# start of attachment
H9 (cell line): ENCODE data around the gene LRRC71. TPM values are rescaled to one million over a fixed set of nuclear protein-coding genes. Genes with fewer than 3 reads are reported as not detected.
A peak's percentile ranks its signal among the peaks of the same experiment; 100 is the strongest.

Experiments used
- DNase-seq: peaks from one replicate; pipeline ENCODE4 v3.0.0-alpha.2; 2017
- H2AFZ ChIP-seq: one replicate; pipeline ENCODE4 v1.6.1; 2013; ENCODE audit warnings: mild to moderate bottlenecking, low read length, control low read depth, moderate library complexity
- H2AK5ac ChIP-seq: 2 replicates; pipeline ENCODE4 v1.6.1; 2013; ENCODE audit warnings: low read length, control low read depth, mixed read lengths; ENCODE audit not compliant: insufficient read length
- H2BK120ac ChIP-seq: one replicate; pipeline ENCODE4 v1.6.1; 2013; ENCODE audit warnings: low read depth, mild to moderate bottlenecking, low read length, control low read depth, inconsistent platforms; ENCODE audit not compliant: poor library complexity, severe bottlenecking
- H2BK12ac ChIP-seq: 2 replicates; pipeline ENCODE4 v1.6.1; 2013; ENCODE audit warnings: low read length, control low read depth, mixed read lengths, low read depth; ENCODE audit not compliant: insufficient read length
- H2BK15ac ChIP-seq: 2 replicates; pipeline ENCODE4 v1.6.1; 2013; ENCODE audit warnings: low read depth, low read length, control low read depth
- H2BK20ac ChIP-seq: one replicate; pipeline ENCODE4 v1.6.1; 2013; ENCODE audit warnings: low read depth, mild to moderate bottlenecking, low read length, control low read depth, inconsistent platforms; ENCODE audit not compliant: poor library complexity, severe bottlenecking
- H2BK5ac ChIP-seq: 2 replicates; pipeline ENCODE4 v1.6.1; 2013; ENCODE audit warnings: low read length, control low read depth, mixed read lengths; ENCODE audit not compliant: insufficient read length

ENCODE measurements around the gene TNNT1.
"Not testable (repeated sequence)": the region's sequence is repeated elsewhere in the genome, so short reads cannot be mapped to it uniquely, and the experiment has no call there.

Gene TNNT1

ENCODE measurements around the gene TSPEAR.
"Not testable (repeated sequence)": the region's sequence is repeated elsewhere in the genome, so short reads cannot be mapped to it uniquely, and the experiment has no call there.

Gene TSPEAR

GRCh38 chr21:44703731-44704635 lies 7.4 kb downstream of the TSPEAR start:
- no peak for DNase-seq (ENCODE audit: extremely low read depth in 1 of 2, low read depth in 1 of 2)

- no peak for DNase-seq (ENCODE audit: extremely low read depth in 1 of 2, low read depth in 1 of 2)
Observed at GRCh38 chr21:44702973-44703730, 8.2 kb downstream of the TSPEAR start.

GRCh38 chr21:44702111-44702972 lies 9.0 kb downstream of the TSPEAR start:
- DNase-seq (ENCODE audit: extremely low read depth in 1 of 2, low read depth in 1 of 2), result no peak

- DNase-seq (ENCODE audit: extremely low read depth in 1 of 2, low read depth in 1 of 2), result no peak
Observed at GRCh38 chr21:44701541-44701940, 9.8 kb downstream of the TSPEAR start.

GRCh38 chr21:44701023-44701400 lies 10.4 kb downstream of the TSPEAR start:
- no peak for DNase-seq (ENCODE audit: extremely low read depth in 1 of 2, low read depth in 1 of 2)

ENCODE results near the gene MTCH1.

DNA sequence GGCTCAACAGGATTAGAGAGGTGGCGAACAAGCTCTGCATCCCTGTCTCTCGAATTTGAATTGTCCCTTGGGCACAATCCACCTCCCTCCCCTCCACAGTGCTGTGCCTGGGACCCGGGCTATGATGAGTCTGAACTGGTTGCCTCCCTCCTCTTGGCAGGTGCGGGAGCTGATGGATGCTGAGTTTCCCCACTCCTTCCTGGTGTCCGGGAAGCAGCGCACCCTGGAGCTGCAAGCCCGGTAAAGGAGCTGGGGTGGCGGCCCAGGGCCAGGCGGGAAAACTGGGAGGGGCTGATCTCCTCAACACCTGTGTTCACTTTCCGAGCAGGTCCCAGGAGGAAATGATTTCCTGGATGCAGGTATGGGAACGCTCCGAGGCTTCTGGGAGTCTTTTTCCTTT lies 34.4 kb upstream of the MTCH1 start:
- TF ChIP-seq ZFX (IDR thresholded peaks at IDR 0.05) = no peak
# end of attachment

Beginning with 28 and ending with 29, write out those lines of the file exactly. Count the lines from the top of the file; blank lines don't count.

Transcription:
ENCODE results near the gene MTCH1.

DNA sequence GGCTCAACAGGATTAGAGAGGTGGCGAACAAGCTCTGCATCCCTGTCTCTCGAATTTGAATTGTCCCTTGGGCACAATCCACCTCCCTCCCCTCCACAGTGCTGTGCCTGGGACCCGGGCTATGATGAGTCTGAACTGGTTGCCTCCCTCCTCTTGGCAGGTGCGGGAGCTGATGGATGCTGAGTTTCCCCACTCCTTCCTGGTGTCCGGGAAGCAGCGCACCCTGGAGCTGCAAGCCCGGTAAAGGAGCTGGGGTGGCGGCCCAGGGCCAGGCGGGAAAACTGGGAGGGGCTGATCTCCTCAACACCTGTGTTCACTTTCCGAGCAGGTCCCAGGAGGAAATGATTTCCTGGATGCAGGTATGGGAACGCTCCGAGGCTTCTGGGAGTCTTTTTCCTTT lies 34.4 kb upstream of the MTCH1 start: